7 Cannabis Business Tips From Leading Marijuana Retailers
By Thomas Holman, Retail Engagement Manager at LeafLink.
Dispensaries are experiencing massive growth. By the end of 2019, retail sales are expected to top $12 billion - an increase of 35%, according to Marijuana Business. But the key to staying relevant, as well as profitable, is managing inventory.
It’s one thing to offer the best bud, but in today’s retail landscape where new brands and product categories are emerging, it’s important to stay current with shifting trends and tastes of consumers. That’s one of the key takeaways from LeafLink’s Retail Cannabis Purchasing Guide.
We gathered several insights by talking to our Retail Insights board, a panel of 15 purchasing managers from across the country. As the cannabis industry’s wholesale marketplace, LeafLink works with thousands of retailers to simplify their purchasing processes. While challenges vary across dispensaries, several core themes emerge that every cannabis retailer should know.
1. Regular Catalog Reviews Are Key When Purchasing for Multiple Locations
Lightshade’s Zach York holds catalogue reviews twice a year to re-evaluate current brands and to bring in new vendors. This helps him keep track of inventory across their 8 Colorado dispensaries while vetting new products.
2. Top Purchasing Managers Discover Products Across Many Channels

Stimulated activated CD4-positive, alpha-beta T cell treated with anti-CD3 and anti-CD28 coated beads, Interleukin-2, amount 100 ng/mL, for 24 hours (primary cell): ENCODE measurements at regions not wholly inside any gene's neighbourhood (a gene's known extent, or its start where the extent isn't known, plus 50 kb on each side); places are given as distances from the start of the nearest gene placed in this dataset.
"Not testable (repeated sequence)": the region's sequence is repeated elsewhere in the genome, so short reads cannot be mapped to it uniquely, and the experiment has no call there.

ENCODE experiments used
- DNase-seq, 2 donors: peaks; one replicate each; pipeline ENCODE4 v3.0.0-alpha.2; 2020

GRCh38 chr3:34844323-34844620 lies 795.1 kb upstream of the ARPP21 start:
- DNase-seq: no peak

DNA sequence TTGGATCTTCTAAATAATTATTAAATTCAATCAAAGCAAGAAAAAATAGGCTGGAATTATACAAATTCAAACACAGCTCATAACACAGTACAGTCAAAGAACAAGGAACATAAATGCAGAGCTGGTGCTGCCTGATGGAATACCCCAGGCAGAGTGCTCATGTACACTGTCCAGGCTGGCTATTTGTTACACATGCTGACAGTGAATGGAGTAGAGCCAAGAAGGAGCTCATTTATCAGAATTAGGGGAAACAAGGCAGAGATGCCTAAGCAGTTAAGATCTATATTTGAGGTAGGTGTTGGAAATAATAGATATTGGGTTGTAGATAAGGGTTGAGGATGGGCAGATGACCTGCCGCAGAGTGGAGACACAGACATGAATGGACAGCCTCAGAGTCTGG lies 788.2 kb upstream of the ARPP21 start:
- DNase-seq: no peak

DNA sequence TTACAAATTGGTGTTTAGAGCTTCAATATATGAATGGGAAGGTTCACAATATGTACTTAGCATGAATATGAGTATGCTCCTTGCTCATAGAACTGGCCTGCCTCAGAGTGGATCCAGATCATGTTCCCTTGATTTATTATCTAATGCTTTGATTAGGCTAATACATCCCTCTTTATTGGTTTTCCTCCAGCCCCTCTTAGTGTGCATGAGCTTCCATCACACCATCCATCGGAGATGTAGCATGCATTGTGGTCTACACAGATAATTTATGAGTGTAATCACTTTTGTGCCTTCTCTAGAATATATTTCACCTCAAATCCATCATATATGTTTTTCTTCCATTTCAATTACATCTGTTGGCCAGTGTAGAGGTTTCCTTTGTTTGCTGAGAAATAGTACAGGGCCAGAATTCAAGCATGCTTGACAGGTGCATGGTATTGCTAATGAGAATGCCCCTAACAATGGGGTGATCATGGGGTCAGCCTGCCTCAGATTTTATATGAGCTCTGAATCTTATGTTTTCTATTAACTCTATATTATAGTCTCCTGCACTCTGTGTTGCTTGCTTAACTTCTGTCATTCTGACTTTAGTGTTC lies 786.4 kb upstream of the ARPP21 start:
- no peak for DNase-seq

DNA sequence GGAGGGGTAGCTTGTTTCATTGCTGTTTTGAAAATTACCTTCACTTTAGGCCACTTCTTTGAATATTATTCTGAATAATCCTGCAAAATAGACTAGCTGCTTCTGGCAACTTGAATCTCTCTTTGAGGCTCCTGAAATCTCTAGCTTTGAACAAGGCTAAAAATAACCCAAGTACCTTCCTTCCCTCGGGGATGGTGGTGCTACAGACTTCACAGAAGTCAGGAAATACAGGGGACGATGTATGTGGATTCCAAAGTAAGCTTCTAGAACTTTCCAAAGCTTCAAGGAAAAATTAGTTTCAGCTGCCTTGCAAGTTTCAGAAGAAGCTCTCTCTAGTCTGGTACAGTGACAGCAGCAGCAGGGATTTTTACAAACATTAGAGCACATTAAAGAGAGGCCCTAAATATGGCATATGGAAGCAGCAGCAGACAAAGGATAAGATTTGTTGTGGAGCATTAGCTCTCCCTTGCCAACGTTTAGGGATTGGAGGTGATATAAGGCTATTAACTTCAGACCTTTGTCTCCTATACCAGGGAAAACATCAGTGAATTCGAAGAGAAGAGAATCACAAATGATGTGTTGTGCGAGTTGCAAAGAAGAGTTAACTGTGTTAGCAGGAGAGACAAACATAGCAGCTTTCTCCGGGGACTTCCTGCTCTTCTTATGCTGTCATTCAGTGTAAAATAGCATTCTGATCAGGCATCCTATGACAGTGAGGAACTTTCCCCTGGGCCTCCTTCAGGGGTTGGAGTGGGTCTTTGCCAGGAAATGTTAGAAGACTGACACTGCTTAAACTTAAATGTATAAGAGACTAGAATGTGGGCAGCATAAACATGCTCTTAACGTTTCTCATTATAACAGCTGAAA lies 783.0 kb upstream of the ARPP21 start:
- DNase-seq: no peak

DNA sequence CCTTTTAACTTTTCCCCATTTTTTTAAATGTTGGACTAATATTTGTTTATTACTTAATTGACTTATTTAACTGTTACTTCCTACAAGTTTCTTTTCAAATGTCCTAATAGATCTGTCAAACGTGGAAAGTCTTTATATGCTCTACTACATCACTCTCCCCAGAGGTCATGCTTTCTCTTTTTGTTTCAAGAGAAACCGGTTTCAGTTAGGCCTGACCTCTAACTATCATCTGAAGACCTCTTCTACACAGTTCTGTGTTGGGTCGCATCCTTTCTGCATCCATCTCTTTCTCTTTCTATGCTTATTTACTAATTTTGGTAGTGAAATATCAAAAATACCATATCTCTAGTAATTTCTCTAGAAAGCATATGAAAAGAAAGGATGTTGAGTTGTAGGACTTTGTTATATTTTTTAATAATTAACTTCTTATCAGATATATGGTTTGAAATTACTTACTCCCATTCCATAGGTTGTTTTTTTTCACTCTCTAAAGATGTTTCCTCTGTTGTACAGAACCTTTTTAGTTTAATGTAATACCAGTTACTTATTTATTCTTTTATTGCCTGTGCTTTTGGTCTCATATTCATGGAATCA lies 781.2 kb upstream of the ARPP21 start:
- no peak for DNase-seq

In addition to browsing new offerings on an ordering platform like LeafLink, retailers rely on several different sources to discover new products. Harborside’s Adrienne Jones-Mulligan uses Instagram, while Kaleafa’s John Widmer sources new products and brands through trade shows, meetings, and vendor email.
3. Introducing New Products Helps to Gauge Changing Preferences
Kaleafa brings 4-6 new brands into their dispensaries on a monthly basis to test how new products perform with their customer base. They specifically target products that bring something new - like price point or effect - to their existing category offering.
4. Samples Matter When Evaluating Vendors
Across the board, everyone we spoke to agreed that samples are a must when considering new products. Testing products helps retailers assess qualities like experience and effect, and it allows employees to familiarize themselves with the product before selling it to consumers.
5. Leading Retailers Get Samples for the Team
Our Retailer Insights Board members said they incorporate employee feedback on samples through one-on-one meetings and worksheets. When evaluating new vendors, they often rely on cross-departmental discussion for insight.
6. Negotiating Is an Option for Most Orders
Some vendors are flexible on pricing when you place large or frequent orders. Always investigate the product category to get a feel for the market before negotiating.
7. Everyone Has a List of Criteria to Evaluate Vendors
Can the vendor meet your customer demand based on the size of their operation? What are their payment terms? What are their delivery policies? Those are just some of the criteria retailers use to evaluate new brands. Develop a set of “must haves” for prospective vendors to ensure you’re getting the best terms each time.
Learning how leading cannabis buyers stay organized as they manage growing purchasing operations sheds light on the way this industry is rapidly progressing. At LeafLink, we’re excited to be part of the process to help create standard practices across the cannabis space as it develops. For more direct insights from dispensary managers and owners, as well as a checklist of vendor evaluation criteria for your next purchase, download the full Retail Cannabis Purchasing Guide.
Lead photo by Javier Hasse.
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